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The Busy CEO’s 3-Step Time Management Primer

There are 168 hours in each week. Nobody gets more, and nobody gets less. But at the end of each week, many CEOs wonder where all that time went.

In fact, a 2014 survey of C-level executives found that most couldn’t account for an average of three hours every day. Each executive spent around five hours per day either emailing or in meetings, while more than half spent more time working on others’ projects than their own.

I know what that feels like. As a marketing VP, I’ve learned that if I don’t run my business, my business will run me. So I developed a time-chunking technique called STR. Every day, I spend a total of one to two hours on each of three focal points: strategy, training, and revenue.

To make time for this, I have to be disciplined about my time management. If you end your days unsure of where the time went, following my approach can help you maximize efficiency and spend more time focused on growth.

Here’s how I’ve learned to manage my time:


Many executives don’t feel like they’re in control of their own schedules because they believe the myth that a leader should always be available. Take back control by saying “no” more often. Instead of jumping to the rescue every time there’s a crisis, empower your employees to solve their own problems.

If someone asks me for an hour-long meeting, I schedule 30 minutes instead. We can almost always cover the material in less time. When I’m not in a meeting, I often play a game of “Where’s Waldo” by hiding in the IT or Sales departments. Not surprisingly, employees tend to figure out how to solve problems when I’m not around to fix them.


Spending two and a half hours a day emailing leaves little time to focus on strategy, training, and revenue. When you check your email less often, you avoid the expectation that you’re always on call. You also increase your own productivity by reducing interruptions.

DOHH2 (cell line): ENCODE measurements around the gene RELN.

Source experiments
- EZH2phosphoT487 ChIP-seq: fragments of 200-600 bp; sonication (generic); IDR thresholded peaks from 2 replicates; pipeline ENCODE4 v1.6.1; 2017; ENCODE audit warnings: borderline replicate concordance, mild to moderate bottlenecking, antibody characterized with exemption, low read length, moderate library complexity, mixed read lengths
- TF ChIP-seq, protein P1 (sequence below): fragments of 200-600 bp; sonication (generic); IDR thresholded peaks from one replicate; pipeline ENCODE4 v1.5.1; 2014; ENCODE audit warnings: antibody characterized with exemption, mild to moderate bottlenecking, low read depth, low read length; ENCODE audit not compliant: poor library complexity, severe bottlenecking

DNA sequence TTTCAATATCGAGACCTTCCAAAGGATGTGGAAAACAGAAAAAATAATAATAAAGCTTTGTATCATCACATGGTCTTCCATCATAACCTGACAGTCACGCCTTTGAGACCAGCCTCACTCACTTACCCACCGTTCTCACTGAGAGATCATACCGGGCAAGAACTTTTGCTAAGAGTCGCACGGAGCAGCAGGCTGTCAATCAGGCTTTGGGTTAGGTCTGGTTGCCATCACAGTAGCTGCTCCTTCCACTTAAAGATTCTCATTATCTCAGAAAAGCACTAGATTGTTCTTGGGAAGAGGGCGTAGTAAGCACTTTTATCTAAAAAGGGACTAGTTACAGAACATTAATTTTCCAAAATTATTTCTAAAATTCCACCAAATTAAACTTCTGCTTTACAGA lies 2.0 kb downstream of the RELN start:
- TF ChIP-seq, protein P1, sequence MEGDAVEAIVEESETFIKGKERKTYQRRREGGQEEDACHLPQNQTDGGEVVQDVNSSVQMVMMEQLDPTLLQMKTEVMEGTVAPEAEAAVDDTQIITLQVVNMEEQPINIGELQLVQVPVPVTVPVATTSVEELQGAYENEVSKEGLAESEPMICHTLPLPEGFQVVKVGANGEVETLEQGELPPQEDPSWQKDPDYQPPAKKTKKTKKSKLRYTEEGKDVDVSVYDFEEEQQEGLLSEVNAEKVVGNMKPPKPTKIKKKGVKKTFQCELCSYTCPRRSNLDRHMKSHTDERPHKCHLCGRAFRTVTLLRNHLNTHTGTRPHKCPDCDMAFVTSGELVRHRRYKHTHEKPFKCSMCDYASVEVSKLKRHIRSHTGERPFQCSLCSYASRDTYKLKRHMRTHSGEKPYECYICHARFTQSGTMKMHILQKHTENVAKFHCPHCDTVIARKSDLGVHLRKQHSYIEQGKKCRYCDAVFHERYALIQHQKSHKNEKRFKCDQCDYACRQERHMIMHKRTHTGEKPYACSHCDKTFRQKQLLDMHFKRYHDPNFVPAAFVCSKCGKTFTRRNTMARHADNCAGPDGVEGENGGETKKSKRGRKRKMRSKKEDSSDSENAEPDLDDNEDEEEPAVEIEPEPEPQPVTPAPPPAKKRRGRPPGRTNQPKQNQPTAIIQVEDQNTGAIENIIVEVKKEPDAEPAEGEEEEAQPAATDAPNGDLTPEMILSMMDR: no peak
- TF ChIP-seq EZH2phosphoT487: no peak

I only allow myself to check email three times a day, and I never check it early in the morning. Refreshing your inbox can be addictive, so if you struggle to break your email habit, consider getting an app such as SelfControl or ColdTurkey. These tools will keep you from becoming your own worst enemy.


Once you make time to focus on growth, you can break down your time according to STR. Aim to spend at least a hour a day on each area: strategy, training, and revenue. I like to keep my day flexible, so I use Promodroido, a time-chunking tool, to mark each segment and track how I’m spending my time.

For me, a typical day might start with a revenue-producing activity, such as writing copy, researching split-testing methods, or considering ways to optimize customer value. Then at midday, I might focus on training by having lunch with an employee. This face-to-face time builds the kind of long-term relationships Reid Hoffman advocates in his book, The Alliance: Managing Talent in a Networked Age. Later in the afternoon, I might seclude myself to focus on strategy through visualization exercises. I often pretend Warren Buffett is grilling me because this forces me to answer tough questions and make actionable plans.

Using the STR approach helps me focus more on the things that really matter to my company. At the end of each day, I know what specific tasks I’ve accomplished, and at the end of each month, I can point to tangible results. Even better, I’m less stressed, and I enjoy my days more.

Try this little challenge: Go to the drugstore and take your blood pressure. Then start practicing these techniques. Make yourself less available, step away from the inbox, and focus on strategy, training, and revenue. After a month, return to the drugstore, and check your blood pressure. I’m confident you’ll see improvement in both your blood pressure and your company’s bottom line.

You’ll be amazed how much growth you see when you start focusing on, well, growth.

Originally published on